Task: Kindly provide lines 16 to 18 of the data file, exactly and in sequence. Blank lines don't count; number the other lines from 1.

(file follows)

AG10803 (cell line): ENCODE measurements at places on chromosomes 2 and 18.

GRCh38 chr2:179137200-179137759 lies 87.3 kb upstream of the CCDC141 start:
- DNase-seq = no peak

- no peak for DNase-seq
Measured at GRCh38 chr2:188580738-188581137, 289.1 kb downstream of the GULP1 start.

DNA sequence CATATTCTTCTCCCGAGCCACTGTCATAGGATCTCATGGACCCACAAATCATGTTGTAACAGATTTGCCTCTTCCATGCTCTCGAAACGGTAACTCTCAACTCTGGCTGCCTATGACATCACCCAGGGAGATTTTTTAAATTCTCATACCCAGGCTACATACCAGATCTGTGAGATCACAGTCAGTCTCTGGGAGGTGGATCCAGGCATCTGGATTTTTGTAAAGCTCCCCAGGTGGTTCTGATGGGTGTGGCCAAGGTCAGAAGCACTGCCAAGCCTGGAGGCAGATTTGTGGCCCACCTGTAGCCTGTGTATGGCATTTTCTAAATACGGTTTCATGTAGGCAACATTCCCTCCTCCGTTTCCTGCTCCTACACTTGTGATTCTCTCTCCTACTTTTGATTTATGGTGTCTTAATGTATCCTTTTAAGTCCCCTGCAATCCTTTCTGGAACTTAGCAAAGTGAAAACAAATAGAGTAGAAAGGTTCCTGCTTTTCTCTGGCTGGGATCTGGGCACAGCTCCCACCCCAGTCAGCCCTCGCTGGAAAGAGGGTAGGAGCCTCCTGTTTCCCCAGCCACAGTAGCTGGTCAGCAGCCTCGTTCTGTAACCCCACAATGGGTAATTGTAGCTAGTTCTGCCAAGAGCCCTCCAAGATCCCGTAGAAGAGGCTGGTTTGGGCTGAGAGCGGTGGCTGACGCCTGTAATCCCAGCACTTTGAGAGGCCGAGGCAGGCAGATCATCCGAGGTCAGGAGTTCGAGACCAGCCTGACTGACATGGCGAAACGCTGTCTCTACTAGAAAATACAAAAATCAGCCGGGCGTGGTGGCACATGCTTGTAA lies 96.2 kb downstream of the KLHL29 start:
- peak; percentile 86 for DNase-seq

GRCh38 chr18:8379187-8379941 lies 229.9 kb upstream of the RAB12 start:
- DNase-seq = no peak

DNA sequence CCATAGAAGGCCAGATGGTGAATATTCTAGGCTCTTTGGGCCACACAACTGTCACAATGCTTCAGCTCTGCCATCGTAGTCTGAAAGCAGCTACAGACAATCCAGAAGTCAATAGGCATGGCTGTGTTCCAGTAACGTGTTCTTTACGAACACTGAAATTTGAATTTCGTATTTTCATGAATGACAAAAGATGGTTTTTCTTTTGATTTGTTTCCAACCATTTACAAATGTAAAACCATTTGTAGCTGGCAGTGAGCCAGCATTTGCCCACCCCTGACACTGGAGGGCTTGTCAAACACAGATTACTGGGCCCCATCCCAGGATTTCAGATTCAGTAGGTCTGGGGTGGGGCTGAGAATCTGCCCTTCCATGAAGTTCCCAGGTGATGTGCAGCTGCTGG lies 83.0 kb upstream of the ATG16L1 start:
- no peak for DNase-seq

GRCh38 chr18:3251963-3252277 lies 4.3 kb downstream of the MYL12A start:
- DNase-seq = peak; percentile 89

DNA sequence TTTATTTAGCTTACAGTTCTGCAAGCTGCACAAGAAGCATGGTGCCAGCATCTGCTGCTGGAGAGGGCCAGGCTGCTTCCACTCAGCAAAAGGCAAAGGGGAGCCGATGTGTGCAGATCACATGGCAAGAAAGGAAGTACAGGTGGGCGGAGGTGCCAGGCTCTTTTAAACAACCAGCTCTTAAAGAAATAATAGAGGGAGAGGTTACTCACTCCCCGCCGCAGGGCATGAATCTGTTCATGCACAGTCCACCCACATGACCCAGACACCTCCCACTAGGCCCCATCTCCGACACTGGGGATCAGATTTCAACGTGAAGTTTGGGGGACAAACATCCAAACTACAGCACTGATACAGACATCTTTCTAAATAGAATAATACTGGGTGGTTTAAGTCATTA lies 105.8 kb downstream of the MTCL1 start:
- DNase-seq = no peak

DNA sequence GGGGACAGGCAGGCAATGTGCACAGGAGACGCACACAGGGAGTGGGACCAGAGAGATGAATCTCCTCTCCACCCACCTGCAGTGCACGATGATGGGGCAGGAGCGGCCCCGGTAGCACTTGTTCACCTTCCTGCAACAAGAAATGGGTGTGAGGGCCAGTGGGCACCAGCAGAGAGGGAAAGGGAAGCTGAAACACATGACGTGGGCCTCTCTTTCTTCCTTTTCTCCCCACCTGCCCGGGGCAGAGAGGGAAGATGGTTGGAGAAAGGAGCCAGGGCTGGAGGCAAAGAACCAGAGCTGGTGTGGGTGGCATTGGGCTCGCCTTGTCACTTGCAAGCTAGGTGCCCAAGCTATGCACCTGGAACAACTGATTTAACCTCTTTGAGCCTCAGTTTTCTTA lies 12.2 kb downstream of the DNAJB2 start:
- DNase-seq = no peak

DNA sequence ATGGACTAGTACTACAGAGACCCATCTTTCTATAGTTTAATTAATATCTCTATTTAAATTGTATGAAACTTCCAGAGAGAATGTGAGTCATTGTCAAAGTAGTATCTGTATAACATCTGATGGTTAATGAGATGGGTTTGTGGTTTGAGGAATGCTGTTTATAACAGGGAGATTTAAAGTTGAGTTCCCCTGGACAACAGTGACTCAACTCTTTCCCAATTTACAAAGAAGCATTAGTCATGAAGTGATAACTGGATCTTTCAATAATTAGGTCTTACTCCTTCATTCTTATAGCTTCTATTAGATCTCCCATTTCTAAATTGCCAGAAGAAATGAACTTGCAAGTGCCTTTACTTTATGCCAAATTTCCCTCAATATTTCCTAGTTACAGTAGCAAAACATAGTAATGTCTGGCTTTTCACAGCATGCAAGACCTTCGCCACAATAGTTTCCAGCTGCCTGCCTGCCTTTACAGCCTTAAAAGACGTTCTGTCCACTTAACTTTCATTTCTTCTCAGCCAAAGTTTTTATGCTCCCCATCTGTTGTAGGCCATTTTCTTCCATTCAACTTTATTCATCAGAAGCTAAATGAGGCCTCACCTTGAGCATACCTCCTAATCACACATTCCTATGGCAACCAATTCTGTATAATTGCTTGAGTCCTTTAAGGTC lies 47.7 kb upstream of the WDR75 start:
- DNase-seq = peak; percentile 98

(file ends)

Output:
DNA sequence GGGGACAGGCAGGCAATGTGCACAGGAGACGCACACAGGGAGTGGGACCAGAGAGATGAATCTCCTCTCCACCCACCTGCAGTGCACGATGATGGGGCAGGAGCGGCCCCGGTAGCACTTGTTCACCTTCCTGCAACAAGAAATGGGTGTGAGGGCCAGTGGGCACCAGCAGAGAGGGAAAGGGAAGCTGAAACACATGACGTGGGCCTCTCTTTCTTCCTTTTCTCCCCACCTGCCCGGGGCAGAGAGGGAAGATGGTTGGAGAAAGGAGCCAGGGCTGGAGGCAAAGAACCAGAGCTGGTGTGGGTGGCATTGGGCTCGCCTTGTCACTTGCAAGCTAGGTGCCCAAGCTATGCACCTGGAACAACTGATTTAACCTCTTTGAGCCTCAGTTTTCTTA lies 12.2 kb downstream of the DNAJB2 start:
- DNase-seq = no peak

DNA sequence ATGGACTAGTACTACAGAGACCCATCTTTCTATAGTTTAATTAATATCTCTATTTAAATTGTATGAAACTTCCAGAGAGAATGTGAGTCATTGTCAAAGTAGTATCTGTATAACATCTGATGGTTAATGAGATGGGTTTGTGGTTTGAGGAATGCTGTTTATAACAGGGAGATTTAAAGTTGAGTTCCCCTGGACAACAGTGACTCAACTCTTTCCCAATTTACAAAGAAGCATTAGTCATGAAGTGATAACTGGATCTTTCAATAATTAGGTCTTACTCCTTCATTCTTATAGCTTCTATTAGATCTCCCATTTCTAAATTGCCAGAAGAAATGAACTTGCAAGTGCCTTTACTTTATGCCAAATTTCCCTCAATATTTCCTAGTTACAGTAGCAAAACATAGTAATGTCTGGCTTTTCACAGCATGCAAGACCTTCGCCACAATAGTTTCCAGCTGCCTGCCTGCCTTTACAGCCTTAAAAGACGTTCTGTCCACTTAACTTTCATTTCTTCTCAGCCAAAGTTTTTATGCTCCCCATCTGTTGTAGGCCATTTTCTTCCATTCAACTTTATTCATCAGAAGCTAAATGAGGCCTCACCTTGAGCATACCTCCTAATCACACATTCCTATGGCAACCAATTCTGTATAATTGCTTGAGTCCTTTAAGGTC lies 47.7 kb upstream of the WDR75 start: